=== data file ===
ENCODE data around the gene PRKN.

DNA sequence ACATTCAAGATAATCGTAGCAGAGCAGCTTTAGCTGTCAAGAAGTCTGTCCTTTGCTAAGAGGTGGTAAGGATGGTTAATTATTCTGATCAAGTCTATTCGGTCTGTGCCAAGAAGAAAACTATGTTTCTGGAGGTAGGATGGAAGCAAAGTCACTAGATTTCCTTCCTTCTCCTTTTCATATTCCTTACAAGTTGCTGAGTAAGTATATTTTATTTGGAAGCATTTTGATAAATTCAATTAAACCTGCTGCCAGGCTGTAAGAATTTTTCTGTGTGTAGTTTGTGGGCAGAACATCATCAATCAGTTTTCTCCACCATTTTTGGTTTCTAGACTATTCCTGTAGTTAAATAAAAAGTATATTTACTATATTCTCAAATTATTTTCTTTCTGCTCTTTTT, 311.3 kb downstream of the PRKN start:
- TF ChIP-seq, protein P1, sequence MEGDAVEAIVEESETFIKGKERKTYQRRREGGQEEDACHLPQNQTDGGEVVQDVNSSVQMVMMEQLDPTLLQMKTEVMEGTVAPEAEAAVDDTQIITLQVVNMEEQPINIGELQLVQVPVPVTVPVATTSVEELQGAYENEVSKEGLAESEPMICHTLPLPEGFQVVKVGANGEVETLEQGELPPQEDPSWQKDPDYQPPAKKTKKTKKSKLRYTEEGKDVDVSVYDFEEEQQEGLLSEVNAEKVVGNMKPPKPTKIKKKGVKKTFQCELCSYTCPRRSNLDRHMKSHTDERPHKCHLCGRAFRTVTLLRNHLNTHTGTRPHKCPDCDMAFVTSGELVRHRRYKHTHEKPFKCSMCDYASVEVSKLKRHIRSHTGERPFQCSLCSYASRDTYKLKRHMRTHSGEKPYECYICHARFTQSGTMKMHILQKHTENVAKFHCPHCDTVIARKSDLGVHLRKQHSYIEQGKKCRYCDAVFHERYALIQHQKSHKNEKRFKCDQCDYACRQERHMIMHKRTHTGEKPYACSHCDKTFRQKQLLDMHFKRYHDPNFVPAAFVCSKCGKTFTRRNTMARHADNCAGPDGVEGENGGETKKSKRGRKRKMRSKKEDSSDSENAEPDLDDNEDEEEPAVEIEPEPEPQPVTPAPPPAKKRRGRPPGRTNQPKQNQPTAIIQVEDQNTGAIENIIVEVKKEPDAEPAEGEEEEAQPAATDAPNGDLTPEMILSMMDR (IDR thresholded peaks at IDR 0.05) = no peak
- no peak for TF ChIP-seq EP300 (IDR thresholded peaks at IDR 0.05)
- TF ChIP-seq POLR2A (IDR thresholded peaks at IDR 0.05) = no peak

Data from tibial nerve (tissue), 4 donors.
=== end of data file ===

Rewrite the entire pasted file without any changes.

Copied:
ENCODE data around the gene PRKN.

DNA sequence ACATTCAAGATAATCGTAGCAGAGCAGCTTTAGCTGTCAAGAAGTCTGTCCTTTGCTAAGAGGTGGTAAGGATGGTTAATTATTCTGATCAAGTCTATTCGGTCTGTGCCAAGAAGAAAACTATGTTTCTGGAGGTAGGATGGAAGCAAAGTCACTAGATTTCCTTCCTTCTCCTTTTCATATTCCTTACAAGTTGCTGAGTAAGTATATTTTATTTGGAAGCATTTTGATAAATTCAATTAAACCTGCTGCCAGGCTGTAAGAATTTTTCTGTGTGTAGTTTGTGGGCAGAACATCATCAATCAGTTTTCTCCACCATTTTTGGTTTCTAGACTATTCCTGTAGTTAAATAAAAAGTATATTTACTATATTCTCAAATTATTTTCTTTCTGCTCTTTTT, 311.3 kb downstream of the PRKN start:
- TF ChIP-seq, protein P1, sequence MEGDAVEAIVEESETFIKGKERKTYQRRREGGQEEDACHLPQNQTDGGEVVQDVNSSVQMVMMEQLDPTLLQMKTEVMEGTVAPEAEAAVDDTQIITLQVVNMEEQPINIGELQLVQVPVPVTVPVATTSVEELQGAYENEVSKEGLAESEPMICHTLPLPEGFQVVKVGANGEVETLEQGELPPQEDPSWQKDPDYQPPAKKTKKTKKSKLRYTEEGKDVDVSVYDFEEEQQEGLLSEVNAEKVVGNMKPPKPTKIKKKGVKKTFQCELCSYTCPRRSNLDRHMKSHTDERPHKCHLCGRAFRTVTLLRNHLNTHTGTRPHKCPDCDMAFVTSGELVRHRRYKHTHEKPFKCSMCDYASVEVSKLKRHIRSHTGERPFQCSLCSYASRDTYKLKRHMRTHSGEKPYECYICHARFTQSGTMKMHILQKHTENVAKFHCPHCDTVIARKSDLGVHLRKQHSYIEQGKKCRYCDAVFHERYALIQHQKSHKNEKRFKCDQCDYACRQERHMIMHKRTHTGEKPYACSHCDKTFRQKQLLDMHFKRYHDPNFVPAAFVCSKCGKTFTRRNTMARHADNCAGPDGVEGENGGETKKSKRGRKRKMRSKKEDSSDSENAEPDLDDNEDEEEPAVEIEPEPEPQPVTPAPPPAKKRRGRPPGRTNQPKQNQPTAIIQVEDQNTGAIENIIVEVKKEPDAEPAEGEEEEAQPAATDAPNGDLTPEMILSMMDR (IDR thresholded peaks at IDR 0.05) = no peak
- no peak for TF ChIP-seq EP300 (IDR thresholded peaks at IDR 0.05)
- TF ChIP-seq POLR2A (IDR thresholded peaks at IDR 0.05) = no peak

Data from tibial nerve (tissue), 4 donors.